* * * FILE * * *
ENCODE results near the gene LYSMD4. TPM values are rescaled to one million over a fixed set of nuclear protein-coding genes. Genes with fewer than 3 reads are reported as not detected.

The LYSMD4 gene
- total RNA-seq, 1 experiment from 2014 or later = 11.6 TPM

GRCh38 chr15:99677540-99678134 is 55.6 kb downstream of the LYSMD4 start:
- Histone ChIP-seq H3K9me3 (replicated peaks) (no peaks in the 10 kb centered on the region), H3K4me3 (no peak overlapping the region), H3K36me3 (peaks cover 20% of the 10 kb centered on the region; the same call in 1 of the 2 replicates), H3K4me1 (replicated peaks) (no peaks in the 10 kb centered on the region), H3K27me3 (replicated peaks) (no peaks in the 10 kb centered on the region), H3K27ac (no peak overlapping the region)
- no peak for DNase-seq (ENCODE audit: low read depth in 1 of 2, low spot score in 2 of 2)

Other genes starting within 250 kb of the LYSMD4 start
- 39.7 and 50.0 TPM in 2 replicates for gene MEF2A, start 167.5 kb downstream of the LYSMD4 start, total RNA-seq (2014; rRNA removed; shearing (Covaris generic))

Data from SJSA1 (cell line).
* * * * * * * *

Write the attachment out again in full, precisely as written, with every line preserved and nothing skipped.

ENCODE results near the gene LYSMD4. TPM values are rescaled to one million over a fixed set of nuclear protein-coding genes. Genes with fewer than 3 reads are reported as not detected.

The LYSMD4 gene
- total RNA-seq, 1 experiment from 2014 or later = 11.6 TPM

GRCh38 chr15:99677540-99678134 is 55.6 kb downstream of the LYSMD4 start:
- Histone ChIP-seq H3K9me3 (replicated peaks) (no peaks in the 10 kb centered on the region), H3K4me3 (no peak overlapping the region), H3K36me3 (peaks cover 20% of the 10 kb centered on the region; the same call in 1 of the 2 replicates), H3K4me1 (replicated peaks) (no peaks in the 10 kb centered on the region), H3K27me3 (replicated peaks) (no peaks in the 10 kb centered on the region), H3K27ac (no peak overlapping the region)
- no peak for DNase-seq (ENCODE audit: low read depth in 1 of 2, low spot score in 2 of 2)

Other genes starting within 250 kb of the LYSMD4 start
- 39.7 and 50.0 TPM in 2 replicates for gene MEF2A, start 167.5 kb downstream of the LYSMD4 start, total RNA-seq (2014; rRNA removed; shearing (Covaris generic))

Data from SJSA1 (cell line).